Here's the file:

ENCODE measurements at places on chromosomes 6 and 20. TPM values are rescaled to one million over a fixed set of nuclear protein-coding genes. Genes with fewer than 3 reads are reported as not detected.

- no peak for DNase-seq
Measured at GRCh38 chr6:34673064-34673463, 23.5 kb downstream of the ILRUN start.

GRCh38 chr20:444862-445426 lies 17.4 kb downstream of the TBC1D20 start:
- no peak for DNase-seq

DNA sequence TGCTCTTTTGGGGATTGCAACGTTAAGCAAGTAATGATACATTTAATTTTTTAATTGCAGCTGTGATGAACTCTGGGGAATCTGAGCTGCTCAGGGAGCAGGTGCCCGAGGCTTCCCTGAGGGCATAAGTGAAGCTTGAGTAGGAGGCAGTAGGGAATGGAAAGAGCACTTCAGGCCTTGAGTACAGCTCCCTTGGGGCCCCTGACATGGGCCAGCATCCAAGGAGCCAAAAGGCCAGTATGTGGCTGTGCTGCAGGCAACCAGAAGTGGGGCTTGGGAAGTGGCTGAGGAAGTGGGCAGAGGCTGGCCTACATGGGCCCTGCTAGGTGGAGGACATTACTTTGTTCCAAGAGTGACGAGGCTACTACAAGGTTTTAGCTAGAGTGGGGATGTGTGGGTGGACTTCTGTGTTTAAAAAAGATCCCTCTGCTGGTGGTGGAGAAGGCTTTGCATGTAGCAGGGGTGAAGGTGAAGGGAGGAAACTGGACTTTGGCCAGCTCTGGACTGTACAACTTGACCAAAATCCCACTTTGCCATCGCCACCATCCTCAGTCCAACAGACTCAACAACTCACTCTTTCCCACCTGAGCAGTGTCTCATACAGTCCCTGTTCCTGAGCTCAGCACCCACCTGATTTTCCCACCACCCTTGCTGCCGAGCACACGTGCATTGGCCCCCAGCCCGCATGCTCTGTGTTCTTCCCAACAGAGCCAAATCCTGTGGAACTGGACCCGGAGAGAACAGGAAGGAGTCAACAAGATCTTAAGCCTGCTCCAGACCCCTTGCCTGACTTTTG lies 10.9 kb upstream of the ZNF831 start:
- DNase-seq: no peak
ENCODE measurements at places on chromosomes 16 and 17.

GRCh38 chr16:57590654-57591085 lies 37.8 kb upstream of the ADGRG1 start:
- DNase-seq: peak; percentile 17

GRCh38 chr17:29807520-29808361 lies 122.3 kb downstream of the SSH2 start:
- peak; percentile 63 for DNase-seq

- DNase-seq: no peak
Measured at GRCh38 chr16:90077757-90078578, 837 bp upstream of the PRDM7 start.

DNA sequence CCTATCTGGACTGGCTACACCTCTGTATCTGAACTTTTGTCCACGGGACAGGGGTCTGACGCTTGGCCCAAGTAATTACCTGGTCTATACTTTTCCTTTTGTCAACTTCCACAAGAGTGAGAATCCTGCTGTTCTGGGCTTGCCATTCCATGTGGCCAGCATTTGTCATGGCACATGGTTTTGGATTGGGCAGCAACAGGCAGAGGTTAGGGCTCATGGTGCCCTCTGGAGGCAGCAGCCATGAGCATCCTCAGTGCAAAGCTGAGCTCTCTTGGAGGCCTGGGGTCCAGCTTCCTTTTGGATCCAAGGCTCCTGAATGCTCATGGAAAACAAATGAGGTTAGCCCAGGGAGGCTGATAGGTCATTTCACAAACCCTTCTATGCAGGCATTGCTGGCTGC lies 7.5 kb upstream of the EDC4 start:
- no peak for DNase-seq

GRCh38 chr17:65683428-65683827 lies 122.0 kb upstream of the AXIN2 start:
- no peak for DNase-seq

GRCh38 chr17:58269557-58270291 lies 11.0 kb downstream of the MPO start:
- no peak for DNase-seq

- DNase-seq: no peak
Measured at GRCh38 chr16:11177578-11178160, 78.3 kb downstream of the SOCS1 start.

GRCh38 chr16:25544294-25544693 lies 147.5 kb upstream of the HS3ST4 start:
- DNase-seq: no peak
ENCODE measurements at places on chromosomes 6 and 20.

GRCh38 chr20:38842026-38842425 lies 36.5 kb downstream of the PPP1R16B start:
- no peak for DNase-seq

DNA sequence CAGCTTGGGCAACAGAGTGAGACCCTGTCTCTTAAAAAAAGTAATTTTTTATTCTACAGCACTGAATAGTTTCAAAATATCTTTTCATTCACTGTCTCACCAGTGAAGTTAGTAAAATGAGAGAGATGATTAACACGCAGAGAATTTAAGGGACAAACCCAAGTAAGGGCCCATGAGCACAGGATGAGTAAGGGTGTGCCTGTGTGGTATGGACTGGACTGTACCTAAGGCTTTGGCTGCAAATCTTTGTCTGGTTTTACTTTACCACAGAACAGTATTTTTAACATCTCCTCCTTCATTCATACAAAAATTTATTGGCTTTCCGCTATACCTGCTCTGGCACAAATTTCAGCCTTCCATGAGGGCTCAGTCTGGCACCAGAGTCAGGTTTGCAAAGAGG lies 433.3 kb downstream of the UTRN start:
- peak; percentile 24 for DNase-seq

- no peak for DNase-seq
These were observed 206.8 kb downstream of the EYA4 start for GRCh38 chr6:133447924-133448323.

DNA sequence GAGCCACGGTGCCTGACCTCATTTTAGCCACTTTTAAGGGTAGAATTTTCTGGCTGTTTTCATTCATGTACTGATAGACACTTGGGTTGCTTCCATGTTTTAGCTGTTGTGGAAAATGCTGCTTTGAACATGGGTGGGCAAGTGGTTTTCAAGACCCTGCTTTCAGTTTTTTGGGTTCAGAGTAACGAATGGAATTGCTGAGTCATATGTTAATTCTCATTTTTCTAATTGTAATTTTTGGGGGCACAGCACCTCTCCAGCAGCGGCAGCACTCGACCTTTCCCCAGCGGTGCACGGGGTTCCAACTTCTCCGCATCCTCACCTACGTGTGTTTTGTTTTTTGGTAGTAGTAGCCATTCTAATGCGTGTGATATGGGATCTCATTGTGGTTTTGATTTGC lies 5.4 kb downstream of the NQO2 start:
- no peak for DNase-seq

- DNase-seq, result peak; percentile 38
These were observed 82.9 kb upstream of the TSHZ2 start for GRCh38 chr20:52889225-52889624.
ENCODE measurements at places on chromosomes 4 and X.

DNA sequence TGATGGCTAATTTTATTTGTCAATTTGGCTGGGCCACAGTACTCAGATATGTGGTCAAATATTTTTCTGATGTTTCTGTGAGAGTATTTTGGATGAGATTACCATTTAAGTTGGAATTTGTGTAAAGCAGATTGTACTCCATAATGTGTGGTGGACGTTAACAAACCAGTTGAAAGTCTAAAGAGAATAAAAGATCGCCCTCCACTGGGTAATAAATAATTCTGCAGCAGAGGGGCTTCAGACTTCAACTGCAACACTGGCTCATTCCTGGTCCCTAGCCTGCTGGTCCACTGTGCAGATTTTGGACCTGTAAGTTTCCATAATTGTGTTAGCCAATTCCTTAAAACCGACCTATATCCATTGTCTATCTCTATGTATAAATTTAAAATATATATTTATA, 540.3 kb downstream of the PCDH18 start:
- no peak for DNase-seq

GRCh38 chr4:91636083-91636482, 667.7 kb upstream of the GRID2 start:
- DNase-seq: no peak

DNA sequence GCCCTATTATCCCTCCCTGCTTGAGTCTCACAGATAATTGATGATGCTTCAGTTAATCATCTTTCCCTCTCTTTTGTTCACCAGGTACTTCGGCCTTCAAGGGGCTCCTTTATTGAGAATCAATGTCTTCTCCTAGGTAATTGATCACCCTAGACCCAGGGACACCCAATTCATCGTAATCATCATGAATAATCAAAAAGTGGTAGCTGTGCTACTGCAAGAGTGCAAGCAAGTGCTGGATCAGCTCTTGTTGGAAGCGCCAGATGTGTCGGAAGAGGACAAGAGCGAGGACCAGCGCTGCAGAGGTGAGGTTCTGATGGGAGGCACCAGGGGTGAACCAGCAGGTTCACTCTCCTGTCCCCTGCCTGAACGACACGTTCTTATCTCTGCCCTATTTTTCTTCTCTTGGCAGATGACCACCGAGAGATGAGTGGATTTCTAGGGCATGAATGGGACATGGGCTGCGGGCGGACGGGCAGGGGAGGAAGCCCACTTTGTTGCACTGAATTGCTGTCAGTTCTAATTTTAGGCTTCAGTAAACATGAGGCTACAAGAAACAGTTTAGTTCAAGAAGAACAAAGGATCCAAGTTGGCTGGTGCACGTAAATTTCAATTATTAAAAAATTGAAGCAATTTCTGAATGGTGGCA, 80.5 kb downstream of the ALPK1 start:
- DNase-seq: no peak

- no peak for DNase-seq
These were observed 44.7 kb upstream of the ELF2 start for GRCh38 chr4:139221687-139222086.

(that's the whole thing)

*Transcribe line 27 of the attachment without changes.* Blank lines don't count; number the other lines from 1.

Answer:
- no peak for DNase-seq